Thompson and Boozman have “blasted the Biden administration for recently increasing SNAP benefit amounts. They specifically targeted the administration’s tweaks to the Thrifty Food Plan, which helps determine average grocery costs for the purposes of setting food stamp amounts. Thompson, in particular, faulted USDA in a statement for failing ‘to sufficiently analyze the impacts of its choices, leaving taxpayers to foot the $256 billion bill.’ His office declined a request for comment. Democrats, meanwhile, have pledged to stand firm against changes to SNAP that cut into its beneficiaries’ financial and physical well-being. The White House pointed this week to President Biden’s past calls instead to expand SNAP eligibility. Sen. Debbie Stabenow (D-MI), the chairwoman of the Senate Agriculture Committee, stressed in a statement that she would ‘not support bureaucratic requirements that only serve as obstacles to people getting the help they need to get back on their feet.’ Her panel is set to hold a hearing on federal nutrition programs Thursday.”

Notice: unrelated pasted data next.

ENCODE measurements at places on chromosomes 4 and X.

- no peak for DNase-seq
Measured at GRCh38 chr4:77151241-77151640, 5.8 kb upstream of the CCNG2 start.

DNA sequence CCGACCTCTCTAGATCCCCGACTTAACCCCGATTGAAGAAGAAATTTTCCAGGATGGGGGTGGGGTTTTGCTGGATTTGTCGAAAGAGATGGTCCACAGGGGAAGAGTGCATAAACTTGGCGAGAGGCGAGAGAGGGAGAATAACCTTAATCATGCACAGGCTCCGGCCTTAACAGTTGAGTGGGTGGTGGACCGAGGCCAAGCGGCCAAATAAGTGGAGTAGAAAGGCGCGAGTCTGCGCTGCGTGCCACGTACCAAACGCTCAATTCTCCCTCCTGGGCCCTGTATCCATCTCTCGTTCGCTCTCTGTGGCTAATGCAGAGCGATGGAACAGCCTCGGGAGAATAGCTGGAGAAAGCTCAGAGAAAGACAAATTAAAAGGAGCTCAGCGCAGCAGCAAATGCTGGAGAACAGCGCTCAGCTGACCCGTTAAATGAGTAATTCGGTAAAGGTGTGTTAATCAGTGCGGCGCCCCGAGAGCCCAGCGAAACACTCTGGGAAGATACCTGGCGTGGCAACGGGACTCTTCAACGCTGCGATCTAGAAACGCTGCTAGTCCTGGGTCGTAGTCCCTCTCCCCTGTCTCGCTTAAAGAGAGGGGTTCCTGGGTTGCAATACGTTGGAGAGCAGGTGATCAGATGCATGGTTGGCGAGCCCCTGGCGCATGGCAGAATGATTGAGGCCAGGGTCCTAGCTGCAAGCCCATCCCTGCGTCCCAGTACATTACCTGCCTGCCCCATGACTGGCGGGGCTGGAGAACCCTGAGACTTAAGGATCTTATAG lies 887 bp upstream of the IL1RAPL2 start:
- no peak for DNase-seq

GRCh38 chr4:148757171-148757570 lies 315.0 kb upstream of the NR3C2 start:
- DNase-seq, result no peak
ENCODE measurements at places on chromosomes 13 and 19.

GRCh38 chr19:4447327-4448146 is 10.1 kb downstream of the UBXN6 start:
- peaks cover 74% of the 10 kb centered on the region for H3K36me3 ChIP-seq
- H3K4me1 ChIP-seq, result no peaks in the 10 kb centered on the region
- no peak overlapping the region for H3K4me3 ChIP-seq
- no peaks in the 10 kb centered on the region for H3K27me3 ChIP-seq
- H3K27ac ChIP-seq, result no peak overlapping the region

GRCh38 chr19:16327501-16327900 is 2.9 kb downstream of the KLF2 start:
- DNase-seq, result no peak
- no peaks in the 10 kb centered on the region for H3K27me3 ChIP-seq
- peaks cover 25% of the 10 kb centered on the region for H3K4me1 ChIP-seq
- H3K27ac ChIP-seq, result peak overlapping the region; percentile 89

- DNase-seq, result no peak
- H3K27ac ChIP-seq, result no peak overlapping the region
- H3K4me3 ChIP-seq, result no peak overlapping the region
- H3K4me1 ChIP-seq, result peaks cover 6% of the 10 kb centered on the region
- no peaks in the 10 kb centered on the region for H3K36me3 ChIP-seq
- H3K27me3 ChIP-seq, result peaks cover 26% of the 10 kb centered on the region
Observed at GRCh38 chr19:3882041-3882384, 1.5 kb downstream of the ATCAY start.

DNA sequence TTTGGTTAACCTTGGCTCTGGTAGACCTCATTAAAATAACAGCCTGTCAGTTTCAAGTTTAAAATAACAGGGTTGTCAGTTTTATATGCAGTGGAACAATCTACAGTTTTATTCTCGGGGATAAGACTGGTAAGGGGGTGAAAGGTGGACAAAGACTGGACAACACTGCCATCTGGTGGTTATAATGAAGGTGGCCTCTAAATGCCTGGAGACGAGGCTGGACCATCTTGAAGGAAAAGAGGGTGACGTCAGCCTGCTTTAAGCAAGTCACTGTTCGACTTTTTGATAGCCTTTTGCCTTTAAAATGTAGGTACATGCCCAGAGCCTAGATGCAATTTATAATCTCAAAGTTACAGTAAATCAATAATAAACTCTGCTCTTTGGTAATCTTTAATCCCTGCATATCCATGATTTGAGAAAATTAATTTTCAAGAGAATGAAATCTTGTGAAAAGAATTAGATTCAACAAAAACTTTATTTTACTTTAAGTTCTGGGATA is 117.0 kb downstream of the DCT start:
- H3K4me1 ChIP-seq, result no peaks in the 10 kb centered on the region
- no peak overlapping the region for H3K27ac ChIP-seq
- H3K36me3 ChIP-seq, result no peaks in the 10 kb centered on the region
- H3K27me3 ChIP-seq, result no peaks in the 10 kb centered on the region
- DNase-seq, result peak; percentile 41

In many ways, the emerging fight is a familiar one in Washington. Five years ago, a GOP House and Democratic Senate similarly forged ahead on a renewal of the farm bill— and found themselves sparring over federal nutrition programs.
At the time, Republicans aimed to subject a wider array of SNAP recipients to work requirements, including older Americans. Along with other policy changes, the GOP plan could have slashed benefits for roughly 1 million households, according to contested estimates at the time.
Ultimately, Democrats battled back those changes, but Republicans did not relent. A frequent critic of food stamps, President Donald Trump tried repeatedly to slash the program, including an unsuccessful attempt to terminate benefits for unemployed Americans, which would have affected about 700,000 people during the pandemic.